Australia – a country that seems very distant to us, with one of the sparsest populations in the world – is a positive Eldorado for jewelers.
Jewelers like Tiffany & Co. began to move into Australia around fifteen years ago. But the pace has cranked up a notch in the past two years. At the end of the year, Chaumet will open its first shop there. For its part, Van Cleef & Arpels is poised to open its third in less than a year. And Cartier is laying on a monumental exhibition worthy of Denver or Paris: “The Exhibition”.
For the occasion, 300 priceless pieces have crossed the planet to illustrate the evolution of the Cartier style. They include the Maharajah of Patiala’s necklace, Barbara Hutton’s string of jadeite beads and Maria Felix’s choker formed by two crocodiles, based on living models. As the Queen of England is also Australia’s monarch, she has lent a record number of pieces, including the Halo tiara and the “Tutti Frutti” bandeau –which almost never leaves the V&A’s jewelry gallery, as it is considered a national treasure. Cartier is also presenting a devant de corsage once belonging to Australian opera singer Nellie Melba, who inspired the eponymous peach dessert.
Precious stones and contemporary designs
Until now, Australia was only known for the Argyle mine, a source of outstanding pink diamonds, and its opal mines, which meet 80% of global demand for these stones. But though few are aware of it, Australia is also home to a pool of contemporary designers, some of whom are represented in the Musée des Arts Décoratifs gallery des Bijoux. Carlier Makigawa and Robert Baines are the best-known. The former dreams up silver jewelry in the form of spatial constructions, while the latter has developed a new take the filigree technique, using silver wire covered in colored powder. Others include Mari Funaki, Marian Hosking and Simon Cottrell.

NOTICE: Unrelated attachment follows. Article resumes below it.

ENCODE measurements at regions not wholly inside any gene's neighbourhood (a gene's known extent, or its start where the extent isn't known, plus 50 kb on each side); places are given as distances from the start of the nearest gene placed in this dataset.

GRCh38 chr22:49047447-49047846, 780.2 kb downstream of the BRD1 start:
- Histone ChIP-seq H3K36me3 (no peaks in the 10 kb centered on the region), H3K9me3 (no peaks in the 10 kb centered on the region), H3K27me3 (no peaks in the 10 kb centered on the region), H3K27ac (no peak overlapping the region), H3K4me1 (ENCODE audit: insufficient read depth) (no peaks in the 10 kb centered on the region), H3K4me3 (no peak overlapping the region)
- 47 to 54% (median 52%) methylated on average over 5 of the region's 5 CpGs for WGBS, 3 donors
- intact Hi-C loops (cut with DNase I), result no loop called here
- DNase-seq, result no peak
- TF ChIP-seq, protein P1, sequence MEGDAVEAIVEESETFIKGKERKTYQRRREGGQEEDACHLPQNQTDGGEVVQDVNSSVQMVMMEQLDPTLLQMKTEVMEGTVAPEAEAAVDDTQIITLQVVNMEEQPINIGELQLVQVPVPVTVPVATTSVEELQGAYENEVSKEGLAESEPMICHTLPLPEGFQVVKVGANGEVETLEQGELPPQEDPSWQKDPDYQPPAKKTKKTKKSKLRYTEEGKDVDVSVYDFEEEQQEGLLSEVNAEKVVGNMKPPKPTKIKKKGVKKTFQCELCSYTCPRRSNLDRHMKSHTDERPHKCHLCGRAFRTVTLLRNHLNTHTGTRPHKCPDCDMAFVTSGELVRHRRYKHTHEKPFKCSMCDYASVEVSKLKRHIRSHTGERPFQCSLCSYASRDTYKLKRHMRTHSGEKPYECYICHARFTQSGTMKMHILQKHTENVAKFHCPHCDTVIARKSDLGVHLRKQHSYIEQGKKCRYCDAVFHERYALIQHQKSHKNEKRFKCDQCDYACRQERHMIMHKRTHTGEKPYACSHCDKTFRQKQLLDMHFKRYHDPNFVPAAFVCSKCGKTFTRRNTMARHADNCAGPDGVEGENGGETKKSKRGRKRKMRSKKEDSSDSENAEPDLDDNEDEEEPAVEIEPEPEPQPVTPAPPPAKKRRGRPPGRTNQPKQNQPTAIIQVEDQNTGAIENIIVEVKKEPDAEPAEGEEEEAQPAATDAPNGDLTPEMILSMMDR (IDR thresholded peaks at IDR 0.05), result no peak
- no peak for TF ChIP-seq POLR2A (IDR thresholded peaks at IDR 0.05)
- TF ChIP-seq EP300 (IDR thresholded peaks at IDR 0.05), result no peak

Australia: a new Asian country
There are two reasons for this stampede to Australia. In 2017, it posted its 26th year of growth: an absolute record for a developed country. Its luxury market looks set to achieve $2.4 billion in 2019-20 (source: IBISWorld), and its jewelry market €808 million in 2021 (source: Business France 2017). Another factor is that the country is gradually sliding into the Asian block. The streets are lined with advertisements translated into Korean, Japanese and above all Mandarin, now the country’s second language: today, Chinese residents, estimated at 500,000, form the country’s third largest community. Not to mention the 150,000 or so students – Chinese millennials –, who are the focus of intense interest. All of them, known for their love of luxury goods and jewelry, are potential customers.
22 March-22 July 2018, “Cartier: The Exhibition” at the National Gallery of Australia, Canberra